The last of St. Louis de Montfort’s descriptors of the spiritual life is “all for Mary.” (I am following the order in the often forgotten little book, Secret of Mary, which gives the bigger True Devotion a run for its money; both are fantastic statements of de Montfort’s doctrine.)
What does it mean to say “all for Mary,” and how does it work as a description of the spiritual life?
First, it means “all for the true doctrine of the Incarnation.” As we have said before, the early Church judged that there was no clearer statement of Christology than calling Mary “Mother of God.” The key challenges to a right understanding of Jesus are Arianism (that Jesus is less than God), Monophysitism or Docetism (that Jesus is not really human) and Nestorianism (that the God-part of Jesus and the man-part are kind of two different persons).
To focus on Mary is, above all, to recognize that we easily lose track of who Jesus really is. If we are not careful, we slip into mistaken ideas of Jesus. To focus on Mary is to be careful about our Christology – to realize that we are constantly tempted to say, “Mary can’t really be Mother of God. That doesn’t make any sense.” To be zealously “all for Mary” is to be zealous about the truth of who and what Jesus really is.
Ironically, there is no other way to be truly Christ-centered than to keep Mary central in our thinking and devotional life.
Second, “all for Mary” means being zealous for the truth of the Redemption. Again, falsehood is so very easy. Protestants tend to fall into a denial that Jesus does anything at all for us. The pleasant way to put the standard Protestant understanding is that Jesus saves us by covering our sins. But a truer way to put it is that in most Protestant understandings, the “good news” is that Jesus does not really care who we are, does not care whether we love God, does not care whether we love neighbor. “Forgiveness” turns into “Lucky us, Jesus doesn’t care.” This is really dangerous.
But equally – perhaps more – dangerous is that Catholics tend to fall into Pelagianism. I believe (above all from my experience teaching candidates for the priesthood, and talking to other people who teach them) that Pelagianism is raging among “orthodox” Catholics today. Pelagianism is the doctrine that we can save ourselves: if we just try harder, we can climb to heaven on our own strength. When was the last time you heard a homily about grace? This is raging, outrageous heresy, and it is extraordinarily dangerous to our spiritual life. It is a denial of Jesus, anti-Christ.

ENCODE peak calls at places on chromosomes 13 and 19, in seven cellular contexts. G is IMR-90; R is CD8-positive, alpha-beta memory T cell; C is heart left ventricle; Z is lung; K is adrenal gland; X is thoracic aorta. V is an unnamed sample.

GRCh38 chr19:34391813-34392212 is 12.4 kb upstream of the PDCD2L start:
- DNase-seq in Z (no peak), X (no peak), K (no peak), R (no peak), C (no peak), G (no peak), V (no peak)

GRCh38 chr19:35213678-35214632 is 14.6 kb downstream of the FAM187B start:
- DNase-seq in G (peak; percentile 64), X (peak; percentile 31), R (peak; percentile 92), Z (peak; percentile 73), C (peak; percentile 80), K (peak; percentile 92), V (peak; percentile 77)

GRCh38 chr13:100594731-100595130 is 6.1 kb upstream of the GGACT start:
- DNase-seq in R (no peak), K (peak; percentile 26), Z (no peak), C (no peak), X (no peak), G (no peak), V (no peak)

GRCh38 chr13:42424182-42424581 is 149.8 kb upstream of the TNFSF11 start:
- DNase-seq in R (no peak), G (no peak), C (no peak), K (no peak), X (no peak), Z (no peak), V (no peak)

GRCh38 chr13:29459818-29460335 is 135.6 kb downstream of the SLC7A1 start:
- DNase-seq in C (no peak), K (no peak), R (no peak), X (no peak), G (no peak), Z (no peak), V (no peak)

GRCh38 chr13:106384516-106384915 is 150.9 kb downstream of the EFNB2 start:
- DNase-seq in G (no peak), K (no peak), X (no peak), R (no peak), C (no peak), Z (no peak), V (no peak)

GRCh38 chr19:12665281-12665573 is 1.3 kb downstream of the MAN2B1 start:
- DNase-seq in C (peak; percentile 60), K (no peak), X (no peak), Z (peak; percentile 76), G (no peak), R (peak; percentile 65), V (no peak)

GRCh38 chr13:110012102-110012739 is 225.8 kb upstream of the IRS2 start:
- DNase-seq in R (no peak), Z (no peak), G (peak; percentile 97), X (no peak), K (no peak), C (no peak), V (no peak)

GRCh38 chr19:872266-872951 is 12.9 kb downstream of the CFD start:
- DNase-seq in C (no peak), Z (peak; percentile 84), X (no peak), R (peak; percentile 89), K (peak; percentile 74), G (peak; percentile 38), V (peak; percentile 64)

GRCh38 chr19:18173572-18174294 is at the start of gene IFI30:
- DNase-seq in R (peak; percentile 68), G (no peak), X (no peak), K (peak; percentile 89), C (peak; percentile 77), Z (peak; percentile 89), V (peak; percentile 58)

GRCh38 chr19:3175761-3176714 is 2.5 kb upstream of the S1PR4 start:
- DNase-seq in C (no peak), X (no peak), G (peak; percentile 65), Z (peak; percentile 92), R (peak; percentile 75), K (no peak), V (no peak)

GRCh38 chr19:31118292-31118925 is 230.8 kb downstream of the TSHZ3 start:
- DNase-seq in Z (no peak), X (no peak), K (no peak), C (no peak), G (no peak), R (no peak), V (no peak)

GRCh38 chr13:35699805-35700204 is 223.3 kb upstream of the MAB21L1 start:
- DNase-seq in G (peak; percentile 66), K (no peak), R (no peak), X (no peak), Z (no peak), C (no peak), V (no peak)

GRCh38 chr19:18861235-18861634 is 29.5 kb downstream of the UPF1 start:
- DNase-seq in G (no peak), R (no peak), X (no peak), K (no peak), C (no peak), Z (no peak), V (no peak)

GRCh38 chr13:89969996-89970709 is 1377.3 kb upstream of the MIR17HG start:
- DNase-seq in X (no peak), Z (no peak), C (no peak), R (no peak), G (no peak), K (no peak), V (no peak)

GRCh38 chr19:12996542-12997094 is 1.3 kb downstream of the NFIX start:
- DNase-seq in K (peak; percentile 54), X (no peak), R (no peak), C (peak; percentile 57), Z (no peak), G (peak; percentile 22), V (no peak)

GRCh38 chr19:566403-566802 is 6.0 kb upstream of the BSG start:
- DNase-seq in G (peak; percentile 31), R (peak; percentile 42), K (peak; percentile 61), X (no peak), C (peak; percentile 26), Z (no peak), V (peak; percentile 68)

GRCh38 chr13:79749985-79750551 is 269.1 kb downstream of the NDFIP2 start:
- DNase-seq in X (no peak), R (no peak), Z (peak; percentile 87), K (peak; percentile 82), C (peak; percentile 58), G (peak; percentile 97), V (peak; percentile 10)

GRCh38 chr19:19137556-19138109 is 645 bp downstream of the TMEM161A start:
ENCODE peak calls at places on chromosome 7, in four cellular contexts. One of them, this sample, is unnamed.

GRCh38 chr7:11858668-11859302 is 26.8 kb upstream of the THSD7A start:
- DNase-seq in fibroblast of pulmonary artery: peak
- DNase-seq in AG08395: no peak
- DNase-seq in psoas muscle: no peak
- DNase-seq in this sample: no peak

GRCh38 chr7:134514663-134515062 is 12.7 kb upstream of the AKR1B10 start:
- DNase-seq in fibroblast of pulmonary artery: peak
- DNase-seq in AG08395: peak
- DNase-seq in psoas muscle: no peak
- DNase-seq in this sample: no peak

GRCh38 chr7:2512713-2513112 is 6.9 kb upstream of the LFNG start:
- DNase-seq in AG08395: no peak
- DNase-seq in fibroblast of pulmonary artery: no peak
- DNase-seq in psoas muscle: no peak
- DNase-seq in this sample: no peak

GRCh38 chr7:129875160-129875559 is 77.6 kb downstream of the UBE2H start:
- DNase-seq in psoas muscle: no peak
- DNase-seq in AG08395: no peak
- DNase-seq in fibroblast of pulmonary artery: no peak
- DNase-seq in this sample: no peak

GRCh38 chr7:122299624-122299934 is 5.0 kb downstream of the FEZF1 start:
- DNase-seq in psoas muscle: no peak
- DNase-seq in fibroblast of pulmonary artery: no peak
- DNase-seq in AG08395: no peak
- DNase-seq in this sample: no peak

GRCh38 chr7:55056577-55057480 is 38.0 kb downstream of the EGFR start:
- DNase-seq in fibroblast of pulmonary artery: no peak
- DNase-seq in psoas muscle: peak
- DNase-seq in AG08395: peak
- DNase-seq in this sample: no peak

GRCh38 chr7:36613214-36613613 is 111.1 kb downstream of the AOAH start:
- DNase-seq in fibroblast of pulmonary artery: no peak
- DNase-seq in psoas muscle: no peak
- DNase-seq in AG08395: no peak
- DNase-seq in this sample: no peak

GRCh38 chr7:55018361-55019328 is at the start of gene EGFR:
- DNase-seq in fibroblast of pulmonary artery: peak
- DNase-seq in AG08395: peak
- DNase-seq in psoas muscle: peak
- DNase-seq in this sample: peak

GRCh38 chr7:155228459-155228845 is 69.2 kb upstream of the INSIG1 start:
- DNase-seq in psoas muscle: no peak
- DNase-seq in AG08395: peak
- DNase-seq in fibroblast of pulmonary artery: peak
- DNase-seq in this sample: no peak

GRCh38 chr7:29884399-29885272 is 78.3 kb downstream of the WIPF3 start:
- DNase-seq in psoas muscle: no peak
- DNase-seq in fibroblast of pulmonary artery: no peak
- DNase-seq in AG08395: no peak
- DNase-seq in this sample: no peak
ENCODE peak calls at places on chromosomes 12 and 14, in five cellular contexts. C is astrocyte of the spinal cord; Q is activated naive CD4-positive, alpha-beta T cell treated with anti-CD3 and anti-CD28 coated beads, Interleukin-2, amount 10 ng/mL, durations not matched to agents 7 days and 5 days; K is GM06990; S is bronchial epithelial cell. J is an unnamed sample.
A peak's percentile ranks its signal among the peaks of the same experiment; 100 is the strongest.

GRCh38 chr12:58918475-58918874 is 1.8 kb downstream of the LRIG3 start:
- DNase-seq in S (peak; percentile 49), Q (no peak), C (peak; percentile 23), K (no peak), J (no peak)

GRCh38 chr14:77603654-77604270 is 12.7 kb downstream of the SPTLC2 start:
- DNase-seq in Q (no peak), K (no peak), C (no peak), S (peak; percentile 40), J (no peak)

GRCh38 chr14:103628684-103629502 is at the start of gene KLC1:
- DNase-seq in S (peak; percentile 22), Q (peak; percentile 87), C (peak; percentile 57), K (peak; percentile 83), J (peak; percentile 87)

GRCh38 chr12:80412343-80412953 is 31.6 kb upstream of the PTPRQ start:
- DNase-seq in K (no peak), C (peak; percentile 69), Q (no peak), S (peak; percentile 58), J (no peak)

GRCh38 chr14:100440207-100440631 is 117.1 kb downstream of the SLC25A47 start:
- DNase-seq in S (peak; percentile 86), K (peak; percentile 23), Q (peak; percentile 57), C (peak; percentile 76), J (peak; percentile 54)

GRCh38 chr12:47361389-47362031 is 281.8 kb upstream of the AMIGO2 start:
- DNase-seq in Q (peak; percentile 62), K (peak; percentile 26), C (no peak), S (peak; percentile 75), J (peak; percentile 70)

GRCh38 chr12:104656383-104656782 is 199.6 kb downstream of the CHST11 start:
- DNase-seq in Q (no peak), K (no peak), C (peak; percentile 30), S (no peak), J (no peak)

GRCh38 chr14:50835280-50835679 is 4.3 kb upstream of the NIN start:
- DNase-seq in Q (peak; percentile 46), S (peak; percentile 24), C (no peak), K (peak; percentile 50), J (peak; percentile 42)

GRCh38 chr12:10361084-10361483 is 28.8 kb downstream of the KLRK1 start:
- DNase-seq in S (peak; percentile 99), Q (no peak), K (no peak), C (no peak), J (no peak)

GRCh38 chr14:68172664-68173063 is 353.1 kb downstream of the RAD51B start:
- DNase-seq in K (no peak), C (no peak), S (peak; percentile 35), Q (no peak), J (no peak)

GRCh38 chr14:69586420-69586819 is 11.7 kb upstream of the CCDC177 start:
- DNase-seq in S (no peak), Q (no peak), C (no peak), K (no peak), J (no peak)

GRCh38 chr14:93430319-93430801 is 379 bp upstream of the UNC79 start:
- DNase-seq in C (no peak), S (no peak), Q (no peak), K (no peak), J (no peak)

To say “all for Mary” emphasizes not only who Jesus is, but what he does for us. Mary is, on the one hand, against the Protestants, all-holy, fabulously holy. Holiness is possible; mystical ascent into the life of the Trinity is the Gospel. But Mary is also, against the Pelagian Catholics, entirely dependent on Jesus. That’s why we look to Mary more than to all the other saints. It is only proximity to Jesus that makes us holy. It is always his work, not ours. To be “all for Mary” is to keep the truth of the Redemption always before our eyes.
Finally, “for” is a word about motivation, and love. Far more than any of the other words for true devotion to Mary, “for” Mary indicates fire, drive, passion. “All for Mary” means every step of the way, we ask what we are living for.
“All for Mary” means a real passion for evangelization. It means longing to see the image of Mary, radically holy because radically united to Jesus, repeated on every face we see. And thus being radically gentle.
“All for Mary” means a real passion for the possibilities of man. It means remembering that every person we see has the possibility to be what Mary is. Mary didn’t have to convert: God signals to us that his action always comes first by being with her from the beginning. But conversion is possible. The greatest sinner is still made of the same stuff as Mary. He can become what she is. He too can be raised into the life of the Trinity. And so I must love him.
Finally, “all for Mary” means a real passion for the work of God. It means repeating to ourselves, again and again and again, that Jesus saves, that grace is everything, that we totally depend on the mystery of the Incarnation. It means asking at every step, is the work of Jesus—what Jesus does for us—central to what I am doing now?
This is the spiritual life. This is Christianity.
How do you keep alive the fire for Jesus?
Click here for more posts on Devotion to Mary.
Click here for the entire series on Names for the Spiritual Life.